Here's an interesting example of how cultural influences have led to the ubiquitous uptake of a product design. The country in question is Russia, and the product is the dashboard cam.
The Internet is awash in well-captured car crash footage, and in an earlier entry on the subject I wondered why much of it seemed to come from Russia. It's not that Russia has more auto accidents per capita, but simply that more citizens have always-on cameras to capture them. Russian expat and journalist Marina Galperina explains why: "Dash-cam footage," she writes, "is the only real way to substantiate your claims in [a Russian] court of law." Russian law is such that little stock is placed in eyewitness accounts, and a premium is placed on footage-as-proof. The gaming geek's mantra of "Video or it didn't happen" comes to mind.
On top of that, a subset of criminals figured out they could earn money by staging fixed accidents, intentionally allowing your side mirror to hit them or even backing into your car, and then extorting the driver on the spot. Dashboard cams preclude this. Yet the criminals still try: In this article by Cory Jones, a video compilation of would-be scam artists is shown. We won't embed it here because some of the footage is a bit violent.
Speaking of violence, Galperina points out that Russian websites have a higher tolerance for the stuff; whereas YouTube is pretty good about removing footage of people being decapitated by 18-wheelers, Russian video embedding sites don't blink. There's even a Russian LiveJournal account that documents the worst of the worst—fistfights, violent crashes and people who are alive one second and spectacularly dead the next—and while the content changes regularly, all I can say is viewer beware.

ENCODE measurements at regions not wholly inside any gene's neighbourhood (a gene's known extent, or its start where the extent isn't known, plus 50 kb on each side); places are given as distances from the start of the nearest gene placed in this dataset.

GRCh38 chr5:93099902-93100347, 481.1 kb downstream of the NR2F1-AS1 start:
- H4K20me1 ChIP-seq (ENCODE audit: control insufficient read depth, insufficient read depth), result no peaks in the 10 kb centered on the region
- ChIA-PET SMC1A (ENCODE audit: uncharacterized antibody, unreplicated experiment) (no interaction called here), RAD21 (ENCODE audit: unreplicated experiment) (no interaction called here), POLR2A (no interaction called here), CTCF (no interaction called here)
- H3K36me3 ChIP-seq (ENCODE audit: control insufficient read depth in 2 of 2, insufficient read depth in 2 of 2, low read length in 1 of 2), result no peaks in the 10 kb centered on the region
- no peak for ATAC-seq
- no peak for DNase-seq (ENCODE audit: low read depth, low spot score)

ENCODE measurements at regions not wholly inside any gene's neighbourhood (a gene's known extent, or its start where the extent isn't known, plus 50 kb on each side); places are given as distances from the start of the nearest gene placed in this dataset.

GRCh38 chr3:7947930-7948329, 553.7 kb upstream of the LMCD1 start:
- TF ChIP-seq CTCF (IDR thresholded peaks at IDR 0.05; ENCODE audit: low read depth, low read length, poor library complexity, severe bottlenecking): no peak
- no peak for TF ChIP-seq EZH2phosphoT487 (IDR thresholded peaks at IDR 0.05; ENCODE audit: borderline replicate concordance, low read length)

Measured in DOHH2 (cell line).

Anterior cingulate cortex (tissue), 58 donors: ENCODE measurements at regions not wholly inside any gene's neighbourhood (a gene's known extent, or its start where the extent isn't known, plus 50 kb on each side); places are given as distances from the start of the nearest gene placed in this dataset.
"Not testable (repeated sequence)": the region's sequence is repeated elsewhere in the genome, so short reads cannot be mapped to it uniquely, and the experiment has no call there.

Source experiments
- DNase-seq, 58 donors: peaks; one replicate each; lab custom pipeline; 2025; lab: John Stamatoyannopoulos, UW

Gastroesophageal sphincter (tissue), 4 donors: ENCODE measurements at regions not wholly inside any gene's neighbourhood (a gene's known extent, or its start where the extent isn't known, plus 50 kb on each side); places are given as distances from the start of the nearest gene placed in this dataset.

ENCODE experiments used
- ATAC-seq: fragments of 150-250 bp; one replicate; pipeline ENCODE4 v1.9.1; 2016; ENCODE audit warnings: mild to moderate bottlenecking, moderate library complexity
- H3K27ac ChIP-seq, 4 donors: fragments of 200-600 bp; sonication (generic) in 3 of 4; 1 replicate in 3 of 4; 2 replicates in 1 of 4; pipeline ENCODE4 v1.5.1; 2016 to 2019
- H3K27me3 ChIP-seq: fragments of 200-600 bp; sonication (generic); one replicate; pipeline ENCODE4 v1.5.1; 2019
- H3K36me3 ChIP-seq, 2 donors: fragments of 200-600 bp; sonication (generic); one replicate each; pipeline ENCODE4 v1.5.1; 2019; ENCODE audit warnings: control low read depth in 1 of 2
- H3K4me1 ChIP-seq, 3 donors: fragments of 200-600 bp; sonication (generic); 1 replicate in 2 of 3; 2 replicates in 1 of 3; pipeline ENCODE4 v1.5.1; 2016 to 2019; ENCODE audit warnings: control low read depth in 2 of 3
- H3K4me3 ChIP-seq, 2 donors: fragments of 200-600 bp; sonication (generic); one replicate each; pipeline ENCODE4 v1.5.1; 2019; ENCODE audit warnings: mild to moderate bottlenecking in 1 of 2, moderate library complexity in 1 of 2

Sensationalism aside, one important point made by Galperina is that ubiquitous cameras don't just capture crashes; they record plenty of footage of Good Soviet Samaritans assisting each other in times of roadside disaster, particularly in the wilder nether regions where help is often hours away and citizens take up the slack. Sadly, there's no site I know of that's collecting those videos; no matter what culture you're from, it seems no one wants to watch people sacrifice their time to treat each other decently. The dashboard cam has become a form of protection for the Russian motorist, and a source of lurid rubbernecking for the global community.
I admit I'm not immune to the sensationalism. If you want to get a taste for some of the most insane driving experiences in Russia, where motorists are buzzed by helicopters and jet fighters, and need to dodge everything from falling trees to wild animals to collapsing power cable towers, here it is:
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